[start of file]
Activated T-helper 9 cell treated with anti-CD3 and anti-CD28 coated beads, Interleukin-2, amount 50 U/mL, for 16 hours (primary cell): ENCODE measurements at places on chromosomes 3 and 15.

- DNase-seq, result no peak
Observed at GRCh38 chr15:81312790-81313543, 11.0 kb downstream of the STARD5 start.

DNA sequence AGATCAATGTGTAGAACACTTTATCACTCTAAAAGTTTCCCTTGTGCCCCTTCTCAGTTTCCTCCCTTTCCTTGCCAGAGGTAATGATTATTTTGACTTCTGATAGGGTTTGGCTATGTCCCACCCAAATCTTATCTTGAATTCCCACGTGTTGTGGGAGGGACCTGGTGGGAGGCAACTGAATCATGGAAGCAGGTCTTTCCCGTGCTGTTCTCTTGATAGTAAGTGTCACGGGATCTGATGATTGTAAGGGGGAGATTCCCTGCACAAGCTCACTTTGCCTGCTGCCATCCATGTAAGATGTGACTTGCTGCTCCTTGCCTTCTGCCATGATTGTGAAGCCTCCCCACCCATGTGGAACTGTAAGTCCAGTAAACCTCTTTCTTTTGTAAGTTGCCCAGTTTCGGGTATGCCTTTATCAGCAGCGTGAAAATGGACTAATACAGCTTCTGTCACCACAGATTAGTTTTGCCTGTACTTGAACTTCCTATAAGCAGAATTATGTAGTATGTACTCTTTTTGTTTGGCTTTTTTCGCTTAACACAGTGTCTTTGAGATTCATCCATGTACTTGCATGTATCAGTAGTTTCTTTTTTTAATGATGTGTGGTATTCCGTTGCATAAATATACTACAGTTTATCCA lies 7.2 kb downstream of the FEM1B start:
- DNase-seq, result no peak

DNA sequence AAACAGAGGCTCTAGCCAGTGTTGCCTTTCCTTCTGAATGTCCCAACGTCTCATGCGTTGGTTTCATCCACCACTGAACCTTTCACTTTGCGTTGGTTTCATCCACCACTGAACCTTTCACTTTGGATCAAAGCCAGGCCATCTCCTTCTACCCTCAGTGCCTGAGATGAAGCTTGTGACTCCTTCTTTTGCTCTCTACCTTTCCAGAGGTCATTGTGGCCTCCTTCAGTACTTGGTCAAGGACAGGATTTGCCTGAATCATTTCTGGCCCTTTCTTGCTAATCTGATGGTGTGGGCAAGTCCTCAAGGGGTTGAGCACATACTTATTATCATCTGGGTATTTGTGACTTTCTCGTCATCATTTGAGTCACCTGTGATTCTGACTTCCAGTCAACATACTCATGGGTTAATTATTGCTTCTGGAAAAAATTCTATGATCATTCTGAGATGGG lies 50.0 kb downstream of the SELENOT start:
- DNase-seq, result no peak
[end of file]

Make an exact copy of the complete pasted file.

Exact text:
Activated T-helper 9 cell treated with anti-CD3 and anti-CD28 coated beads, Interleukin-2, amount 50 U/mL, for 16 hours (primary cell): ENCODE measurements at places on chromosomes 3 and 15.

- DNase-seq, result no peak
Observed at GRCh38 chr15:81312790-81313543, 11.0 kb downstream of the STARD5 start.

DNA sequence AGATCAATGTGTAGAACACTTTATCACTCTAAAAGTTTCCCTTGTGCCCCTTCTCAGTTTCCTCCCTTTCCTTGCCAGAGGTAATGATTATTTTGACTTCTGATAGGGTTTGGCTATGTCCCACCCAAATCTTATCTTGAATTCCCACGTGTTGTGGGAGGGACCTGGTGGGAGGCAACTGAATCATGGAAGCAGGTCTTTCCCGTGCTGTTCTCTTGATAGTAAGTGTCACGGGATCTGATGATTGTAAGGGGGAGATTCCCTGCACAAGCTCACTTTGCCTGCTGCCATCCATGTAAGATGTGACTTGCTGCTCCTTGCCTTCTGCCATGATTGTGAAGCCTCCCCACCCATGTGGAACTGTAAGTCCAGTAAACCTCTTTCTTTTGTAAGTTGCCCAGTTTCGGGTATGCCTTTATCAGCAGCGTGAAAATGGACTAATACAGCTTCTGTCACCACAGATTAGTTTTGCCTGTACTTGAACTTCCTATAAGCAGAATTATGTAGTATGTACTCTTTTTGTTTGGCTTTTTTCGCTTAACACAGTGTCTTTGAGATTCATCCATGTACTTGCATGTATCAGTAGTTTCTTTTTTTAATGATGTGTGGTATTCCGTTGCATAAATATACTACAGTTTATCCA lies 7.2 kb downstream of the FEM1B start:
- DNase-seq, result no peak

DNA sequence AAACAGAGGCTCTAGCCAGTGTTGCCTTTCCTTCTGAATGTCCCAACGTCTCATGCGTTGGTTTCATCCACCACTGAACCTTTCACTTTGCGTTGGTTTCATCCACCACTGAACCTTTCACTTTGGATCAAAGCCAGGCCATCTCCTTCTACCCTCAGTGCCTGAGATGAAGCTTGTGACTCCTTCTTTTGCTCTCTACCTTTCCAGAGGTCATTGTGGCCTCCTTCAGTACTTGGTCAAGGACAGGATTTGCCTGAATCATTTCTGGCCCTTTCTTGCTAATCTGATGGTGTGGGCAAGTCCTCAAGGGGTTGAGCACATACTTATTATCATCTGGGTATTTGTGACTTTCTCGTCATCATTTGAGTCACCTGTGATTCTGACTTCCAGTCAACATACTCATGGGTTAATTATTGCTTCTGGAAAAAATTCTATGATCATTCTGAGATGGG lies 50.0 kb downstream of the SELENOT start:
- DNase-seq, result no peak